04:49
April 13, 2021
Understanding how fungicides work
Understanding how fungicides work ­– their mode of action ­– not only helps in the design of spray programmes when new diseases or resistant strains of pathogen appear, it helps you minimise the risk of fungicide resistance evolving in the first place. Have a look at my earlier blogs on insecticide resistance, as the principles behind resistance management are similar for insecticides and fungicides. As the number of active substances authorised for horticultural use contracts, it’s vital to use treatments in a way that prolongs their effectiveness but delays or avoids the occurrence of resistance. As with insecticide resistance in pests, a pathogen that develops resistance to a fungicide is often cross-resistant to others that share similar chemistry – but resistances that affect all the active substances targeting one area of an enzyme or one step in a biological process don’t necessarily confer cross-resistance to those targeting another part. And in some cases resistance to one group of actives can make the pathogen more sensitive to another. Want to know more about Syngenta Ornamentals - visit us at www.syngentaornamentals.co.uk or on Instagram (syngenta_ornamentals), Facebook (Synegnta Ornamentals UK) or Twitter @SyngentaOCUK or follow the blog online. https://www.syngentaornamentals.co.uk/blog/advisory-blog/understanding-how-fungicides-work-0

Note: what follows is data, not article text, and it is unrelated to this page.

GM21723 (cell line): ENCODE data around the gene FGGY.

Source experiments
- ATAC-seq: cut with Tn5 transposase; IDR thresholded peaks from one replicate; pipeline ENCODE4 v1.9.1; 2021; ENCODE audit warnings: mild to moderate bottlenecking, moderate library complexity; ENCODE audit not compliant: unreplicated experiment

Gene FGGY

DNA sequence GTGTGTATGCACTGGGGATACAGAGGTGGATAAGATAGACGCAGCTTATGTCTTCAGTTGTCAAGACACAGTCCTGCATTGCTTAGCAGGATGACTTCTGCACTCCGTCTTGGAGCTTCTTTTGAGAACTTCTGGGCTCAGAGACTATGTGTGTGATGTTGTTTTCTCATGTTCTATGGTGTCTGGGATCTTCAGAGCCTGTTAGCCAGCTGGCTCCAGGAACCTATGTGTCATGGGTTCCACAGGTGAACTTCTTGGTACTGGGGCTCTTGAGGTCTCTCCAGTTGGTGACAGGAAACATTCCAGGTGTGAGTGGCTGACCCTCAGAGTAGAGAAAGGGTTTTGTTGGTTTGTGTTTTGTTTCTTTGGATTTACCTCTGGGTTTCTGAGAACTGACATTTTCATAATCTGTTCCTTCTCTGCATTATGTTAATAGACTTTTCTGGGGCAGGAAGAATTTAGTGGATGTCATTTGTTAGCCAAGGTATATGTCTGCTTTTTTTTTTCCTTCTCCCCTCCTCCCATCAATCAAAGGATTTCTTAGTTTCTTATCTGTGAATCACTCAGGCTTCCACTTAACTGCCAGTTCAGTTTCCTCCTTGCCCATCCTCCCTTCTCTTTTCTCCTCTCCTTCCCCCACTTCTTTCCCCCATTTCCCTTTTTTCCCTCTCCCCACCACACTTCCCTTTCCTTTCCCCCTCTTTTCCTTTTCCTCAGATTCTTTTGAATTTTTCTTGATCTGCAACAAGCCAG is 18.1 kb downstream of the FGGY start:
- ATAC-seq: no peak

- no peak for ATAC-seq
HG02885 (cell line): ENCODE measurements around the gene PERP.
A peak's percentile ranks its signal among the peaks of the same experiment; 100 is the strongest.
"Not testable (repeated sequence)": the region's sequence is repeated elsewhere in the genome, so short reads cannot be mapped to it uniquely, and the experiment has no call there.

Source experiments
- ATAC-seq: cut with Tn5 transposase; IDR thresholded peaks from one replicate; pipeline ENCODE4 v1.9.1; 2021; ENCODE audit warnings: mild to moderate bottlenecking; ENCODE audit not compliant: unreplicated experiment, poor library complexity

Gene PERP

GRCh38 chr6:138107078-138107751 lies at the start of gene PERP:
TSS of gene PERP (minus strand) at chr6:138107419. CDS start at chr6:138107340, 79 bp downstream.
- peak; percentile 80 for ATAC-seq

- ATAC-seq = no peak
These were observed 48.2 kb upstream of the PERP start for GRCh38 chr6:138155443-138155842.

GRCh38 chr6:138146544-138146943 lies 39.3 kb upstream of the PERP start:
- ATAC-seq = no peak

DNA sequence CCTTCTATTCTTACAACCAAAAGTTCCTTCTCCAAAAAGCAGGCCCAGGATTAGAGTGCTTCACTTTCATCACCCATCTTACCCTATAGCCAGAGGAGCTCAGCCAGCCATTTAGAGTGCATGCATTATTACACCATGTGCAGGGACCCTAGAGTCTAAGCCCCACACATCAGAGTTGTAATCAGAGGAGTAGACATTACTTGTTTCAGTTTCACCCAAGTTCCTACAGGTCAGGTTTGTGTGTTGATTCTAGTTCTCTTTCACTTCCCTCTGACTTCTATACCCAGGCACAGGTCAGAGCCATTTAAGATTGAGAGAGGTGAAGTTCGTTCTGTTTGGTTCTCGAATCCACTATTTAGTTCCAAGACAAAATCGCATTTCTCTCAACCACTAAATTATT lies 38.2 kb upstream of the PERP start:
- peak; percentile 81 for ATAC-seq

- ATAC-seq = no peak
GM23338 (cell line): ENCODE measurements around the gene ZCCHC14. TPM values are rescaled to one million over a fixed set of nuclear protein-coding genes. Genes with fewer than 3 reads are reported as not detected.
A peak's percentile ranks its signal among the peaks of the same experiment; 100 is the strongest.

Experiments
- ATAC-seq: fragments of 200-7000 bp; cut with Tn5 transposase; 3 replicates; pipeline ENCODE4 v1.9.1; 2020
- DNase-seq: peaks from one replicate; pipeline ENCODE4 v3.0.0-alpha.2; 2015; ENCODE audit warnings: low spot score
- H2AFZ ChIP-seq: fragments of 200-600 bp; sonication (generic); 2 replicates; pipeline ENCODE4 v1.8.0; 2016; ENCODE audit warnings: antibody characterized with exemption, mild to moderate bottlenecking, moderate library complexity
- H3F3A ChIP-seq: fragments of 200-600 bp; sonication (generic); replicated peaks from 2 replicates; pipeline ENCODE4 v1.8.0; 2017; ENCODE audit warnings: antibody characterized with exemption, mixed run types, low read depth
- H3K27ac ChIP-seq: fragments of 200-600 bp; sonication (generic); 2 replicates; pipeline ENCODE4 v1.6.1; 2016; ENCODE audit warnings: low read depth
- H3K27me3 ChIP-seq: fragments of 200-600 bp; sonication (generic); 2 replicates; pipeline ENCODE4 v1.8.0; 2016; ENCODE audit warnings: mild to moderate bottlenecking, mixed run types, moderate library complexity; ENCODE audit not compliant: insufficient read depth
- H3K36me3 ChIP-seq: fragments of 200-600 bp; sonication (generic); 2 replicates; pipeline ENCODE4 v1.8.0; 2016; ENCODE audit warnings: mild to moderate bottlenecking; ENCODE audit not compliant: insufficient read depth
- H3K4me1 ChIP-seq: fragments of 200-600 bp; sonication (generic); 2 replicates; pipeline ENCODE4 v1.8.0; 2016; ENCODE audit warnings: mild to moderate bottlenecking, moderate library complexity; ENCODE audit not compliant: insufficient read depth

03:50
April 6, 2021
Amino acids as an antidote to stress
While plants can respond to protect themselves, at least in the short term, those responses take energy and can shut down some important parts of their metabolism, inevitably taking their toll on growth and development. Even when the stress is eliminated, the crop may never catch up so quality suffers with consequences for plant performance in the garden or landscape. An element of the stress response that is increasingly well understood is how it affects plant proteins. Proteins form the structural elements of cells and tissues but they’re also the enzymes that control all of the thousands of different biochemical processes in the plant – such as photosynthesis, nutrient transport, and regulation of flowering. Discover how amino acids can hep you combat stress in plants. Want to know more about Syngenta Ornamentals - visit us at www.syngentaornamentals.co.uk or on Instagram (syngenta_ornamentals), Facebook (Synegnta Ornamentals UK) or Twitter @SyngentaOCUK or follow the blog online. https://www.syngentaornamentals.co.uk/blog/advisory-blog/amino-acids-antidote-stress